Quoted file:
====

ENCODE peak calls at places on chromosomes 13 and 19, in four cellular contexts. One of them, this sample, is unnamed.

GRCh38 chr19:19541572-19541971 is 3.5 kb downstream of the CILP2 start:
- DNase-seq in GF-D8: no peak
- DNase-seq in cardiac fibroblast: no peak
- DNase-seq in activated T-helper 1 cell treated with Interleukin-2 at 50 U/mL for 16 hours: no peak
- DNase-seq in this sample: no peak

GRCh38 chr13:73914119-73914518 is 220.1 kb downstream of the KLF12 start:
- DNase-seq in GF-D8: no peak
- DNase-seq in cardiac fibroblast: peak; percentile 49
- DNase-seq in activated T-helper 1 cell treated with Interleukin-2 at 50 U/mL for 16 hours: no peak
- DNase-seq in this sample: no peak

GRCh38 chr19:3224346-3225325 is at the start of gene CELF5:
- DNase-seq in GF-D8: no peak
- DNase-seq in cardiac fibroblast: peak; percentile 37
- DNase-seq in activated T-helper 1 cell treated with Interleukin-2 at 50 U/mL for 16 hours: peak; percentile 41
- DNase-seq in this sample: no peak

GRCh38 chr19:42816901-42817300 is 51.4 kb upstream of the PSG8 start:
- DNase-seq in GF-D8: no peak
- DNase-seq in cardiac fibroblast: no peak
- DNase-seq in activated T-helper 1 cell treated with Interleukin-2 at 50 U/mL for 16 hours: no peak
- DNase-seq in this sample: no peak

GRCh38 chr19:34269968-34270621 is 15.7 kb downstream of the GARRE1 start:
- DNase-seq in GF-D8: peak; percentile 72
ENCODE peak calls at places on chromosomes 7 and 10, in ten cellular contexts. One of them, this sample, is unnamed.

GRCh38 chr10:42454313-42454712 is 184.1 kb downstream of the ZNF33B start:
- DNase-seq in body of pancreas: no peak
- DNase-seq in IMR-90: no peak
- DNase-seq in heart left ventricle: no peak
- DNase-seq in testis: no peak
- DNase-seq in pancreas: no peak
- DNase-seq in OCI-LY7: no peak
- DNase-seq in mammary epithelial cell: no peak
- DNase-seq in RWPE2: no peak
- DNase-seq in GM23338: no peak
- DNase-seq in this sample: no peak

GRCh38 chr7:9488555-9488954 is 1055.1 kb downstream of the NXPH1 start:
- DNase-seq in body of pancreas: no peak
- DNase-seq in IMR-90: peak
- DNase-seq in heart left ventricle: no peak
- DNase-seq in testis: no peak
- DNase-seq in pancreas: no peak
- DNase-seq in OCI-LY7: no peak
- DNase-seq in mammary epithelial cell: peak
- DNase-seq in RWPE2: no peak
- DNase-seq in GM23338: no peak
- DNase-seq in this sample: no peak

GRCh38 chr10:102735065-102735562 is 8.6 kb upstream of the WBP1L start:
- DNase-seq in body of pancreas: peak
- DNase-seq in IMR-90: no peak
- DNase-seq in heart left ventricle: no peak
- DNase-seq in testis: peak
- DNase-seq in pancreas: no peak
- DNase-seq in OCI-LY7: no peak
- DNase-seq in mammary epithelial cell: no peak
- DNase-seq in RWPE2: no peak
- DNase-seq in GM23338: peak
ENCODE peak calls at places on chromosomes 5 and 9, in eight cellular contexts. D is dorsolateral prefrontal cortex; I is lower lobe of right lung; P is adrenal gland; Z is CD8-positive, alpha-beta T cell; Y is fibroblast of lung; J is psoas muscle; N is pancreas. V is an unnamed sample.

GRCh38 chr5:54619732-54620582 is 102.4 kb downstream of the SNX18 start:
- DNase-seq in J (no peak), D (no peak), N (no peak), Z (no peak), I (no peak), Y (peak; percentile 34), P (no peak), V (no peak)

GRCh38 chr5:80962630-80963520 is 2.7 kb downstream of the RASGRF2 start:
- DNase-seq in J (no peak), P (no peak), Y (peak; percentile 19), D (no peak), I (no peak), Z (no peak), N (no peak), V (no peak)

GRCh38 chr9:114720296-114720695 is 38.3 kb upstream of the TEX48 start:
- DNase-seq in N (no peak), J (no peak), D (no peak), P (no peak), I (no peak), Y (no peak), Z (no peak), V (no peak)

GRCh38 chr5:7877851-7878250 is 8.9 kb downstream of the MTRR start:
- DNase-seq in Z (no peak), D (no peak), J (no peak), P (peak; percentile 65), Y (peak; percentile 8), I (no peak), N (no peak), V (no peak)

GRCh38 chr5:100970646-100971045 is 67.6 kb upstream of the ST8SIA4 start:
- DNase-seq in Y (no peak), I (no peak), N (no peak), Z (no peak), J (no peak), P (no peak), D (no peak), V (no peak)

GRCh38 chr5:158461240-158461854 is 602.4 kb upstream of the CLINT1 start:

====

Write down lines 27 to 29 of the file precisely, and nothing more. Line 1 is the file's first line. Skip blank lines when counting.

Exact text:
- DNase-seq in IMR-90: no peak
- DNase-seq in heart left ventricle: no peak
- DNase-seq in testis: no peak